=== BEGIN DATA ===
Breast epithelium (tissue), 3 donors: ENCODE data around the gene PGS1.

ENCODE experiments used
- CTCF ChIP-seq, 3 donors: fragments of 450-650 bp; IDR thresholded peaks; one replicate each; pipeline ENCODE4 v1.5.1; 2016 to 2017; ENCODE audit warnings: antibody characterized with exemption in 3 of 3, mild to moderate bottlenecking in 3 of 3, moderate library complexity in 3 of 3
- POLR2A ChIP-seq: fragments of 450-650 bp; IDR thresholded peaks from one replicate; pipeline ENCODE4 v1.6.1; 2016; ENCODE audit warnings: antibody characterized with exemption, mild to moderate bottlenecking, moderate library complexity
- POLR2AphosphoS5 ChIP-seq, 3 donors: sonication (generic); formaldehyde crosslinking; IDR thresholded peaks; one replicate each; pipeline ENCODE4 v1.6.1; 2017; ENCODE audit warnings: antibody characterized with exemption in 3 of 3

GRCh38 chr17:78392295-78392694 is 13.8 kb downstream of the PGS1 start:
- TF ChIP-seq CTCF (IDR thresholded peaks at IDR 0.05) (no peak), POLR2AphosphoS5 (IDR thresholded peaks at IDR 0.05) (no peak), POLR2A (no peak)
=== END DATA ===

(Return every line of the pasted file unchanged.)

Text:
Breast epithelium (tissue), 3 donors: ENCODE data around the gene PGS1.

ENCODE experiments used
- CTCF ChIP-seq, 3 donors: fragments of 450-650 bp; IDR thresholded peaks; one replicate each; pipeline ENCODE4 v1.5.1; 2016 to 2017; ENCODE audit warnings: antibody characterized with exemption in 3 of 3, mild to moderate bottlenecking in 3 of 3, moderate library complexity in 3 of 3
- POLR2A ChIP-seq: fragments of 450-650 bp; IDR thresholded peaks from one replicate; pipeline ENCODE4 v1.6.1; 2016; ENCODE audit warnings: antibody characterized with exemption, mild to moderate bottlenecking, moderate library complexity
- POLR2AphosphoS5 ChIP-seq, 3 donors: sonication (generic); formaldehyde crosslinking; IDR thresholded peaks; one replicate each; pipeline ENCODE4 v1.6.1; 2017; ENCODE audit warnings: antibody characterized with exemption in 3 of 3

GRCh38 chr17:78392295-78392694 is 13.8 kb downstream of the PGS1 start:
- TF ChIP-seq CTCF (IDR thresholded peaks at IDR 0.05) (no peak), POLR2AphosphoS5 (IDR thresholded peaks at IDR 0.05) (no peak), POLR2A (no peak)